Skip to content
Open menu Close menu

Karl Abson presenting research at FMX 2014

Published: Fri 4 April 2014

Karl Abson will be speaking at the FMX conference, taking place in Stuttgart, Germany, 22-25 April 2014.  The talk will be presented on Thursday April 24th, and will describe the animal motion capture work done by Karl Abson at the University of Bradford. The presentation will be carried out in conjunction with Vicon, and DA Studios. 

Part of the motivation for Karl's work is the observation that in many cases, it is not possible to use real animals in motion pictures: it's either too dangerous or too time consuming to train the animals to perform the desired actions. As such their essence must be captured and re-created digitally. Traditionally this has been done by gathering reference material, such as photographs and video, and animating the animals manually. However, even with high quality reference material, it is possible for even seasoned animators to produce results which are inaccurate or unrealistic.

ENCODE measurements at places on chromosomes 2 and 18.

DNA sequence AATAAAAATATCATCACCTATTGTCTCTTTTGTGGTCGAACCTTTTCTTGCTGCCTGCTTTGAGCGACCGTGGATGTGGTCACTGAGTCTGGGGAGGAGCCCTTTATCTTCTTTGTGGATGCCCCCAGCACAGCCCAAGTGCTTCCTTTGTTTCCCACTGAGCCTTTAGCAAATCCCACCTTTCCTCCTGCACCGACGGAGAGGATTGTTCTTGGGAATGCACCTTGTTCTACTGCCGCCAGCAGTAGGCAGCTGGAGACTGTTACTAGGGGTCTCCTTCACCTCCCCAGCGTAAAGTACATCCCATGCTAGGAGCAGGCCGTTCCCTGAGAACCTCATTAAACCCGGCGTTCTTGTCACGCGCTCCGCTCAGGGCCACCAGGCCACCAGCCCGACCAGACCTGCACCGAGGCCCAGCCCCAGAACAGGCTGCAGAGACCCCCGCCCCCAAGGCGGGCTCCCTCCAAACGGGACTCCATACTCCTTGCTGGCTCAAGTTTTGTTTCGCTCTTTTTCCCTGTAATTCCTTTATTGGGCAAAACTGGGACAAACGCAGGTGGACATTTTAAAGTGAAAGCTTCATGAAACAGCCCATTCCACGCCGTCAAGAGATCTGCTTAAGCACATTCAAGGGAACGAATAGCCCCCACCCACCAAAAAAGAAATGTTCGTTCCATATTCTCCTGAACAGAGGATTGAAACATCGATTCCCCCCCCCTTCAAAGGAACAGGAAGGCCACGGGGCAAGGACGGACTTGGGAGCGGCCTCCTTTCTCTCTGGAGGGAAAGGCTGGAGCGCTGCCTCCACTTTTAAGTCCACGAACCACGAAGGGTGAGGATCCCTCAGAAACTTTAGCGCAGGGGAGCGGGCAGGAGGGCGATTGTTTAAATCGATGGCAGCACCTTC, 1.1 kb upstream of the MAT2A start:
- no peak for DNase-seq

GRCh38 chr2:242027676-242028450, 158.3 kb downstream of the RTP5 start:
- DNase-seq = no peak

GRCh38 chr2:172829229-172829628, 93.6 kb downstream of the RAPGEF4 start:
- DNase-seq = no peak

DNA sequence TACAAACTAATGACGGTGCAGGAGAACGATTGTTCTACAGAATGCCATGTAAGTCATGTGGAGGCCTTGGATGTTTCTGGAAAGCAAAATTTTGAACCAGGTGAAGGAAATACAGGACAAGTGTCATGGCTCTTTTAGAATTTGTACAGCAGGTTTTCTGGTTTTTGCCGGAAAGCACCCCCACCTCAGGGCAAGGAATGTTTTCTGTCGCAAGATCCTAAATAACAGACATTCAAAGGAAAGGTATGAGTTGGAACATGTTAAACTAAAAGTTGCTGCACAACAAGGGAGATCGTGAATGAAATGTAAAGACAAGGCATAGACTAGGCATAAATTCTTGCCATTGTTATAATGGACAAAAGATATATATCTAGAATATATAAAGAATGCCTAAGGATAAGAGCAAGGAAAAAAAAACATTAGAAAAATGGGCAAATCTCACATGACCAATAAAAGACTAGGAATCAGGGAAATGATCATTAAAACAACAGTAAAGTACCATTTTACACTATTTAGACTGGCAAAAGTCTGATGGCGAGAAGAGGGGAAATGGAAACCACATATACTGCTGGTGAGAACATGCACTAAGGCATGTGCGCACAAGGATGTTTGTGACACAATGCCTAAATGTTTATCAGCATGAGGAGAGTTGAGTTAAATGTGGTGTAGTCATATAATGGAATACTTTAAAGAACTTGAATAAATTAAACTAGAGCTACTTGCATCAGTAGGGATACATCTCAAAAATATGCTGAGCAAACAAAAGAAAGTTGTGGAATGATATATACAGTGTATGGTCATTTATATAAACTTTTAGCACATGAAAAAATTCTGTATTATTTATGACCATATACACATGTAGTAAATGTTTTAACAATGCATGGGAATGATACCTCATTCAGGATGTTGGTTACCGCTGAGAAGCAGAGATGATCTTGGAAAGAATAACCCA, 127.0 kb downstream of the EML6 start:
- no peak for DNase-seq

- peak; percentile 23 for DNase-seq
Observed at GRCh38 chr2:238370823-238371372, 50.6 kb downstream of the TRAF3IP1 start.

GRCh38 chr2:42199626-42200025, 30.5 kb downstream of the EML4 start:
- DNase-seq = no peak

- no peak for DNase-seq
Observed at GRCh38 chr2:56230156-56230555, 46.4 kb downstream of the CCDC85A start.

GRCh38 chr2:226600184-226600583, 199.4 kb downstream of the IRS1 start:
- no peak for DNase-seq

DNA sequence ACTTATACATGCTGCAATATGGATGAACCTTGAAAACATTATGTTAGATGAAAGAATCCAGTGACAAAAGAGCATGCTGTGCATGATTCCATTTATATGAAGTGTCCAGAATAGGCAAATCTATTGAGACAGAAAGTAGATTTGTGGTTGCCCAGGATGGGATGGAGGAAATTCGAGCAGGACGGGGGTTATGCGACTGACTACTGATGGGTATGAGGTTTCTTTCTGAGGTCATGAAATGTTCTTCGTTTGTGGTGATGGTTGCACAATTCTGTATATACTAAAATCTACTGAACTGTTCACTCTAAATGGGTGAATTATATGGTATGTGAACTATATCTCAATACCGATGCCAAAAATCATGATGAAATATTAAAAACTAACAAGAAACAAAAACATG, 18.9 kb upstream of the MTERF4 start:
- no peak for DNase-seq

Overcoming the uncanny valley requires knowledge of both the subject and the techniques used to recreate it digitally. Karl's work  is an attempt to build a highly accurate and animal friendly approach which is also cost effective. Motion capture is an ideal solution in this case, especially since the development of outdoor capable cameras. Karl's approach focusses on initially studying horse anatomy and movement. This is done by  painting real horses with an anatomical skeleton (a technique regularly used by veterinary surgeons), so that they are then able to build an anatomically correct approximation of the skeleton, decide on marker placement and observe and address possible problems such as skin sliding.

During animal motion capture it is essential for the animal to behave naturally, that they are comfortable with the presence of the equipment. The horse used in this study, Marie, was encouraged to investigate the equipment before shooting, which proved to be effective.

Using Vicon cameras, in conjunction with Blade 2, meant that system setup and capture were straightforward. It was possible to acquire solved data with minimal manual intervention even in real time conditions. The University holds an up-to-date 16 camera motion capture studio and regularly works with Vicon and motion capture studios around the world. Karl and is currently working with Vicon to make the model and data available to the community.

Share this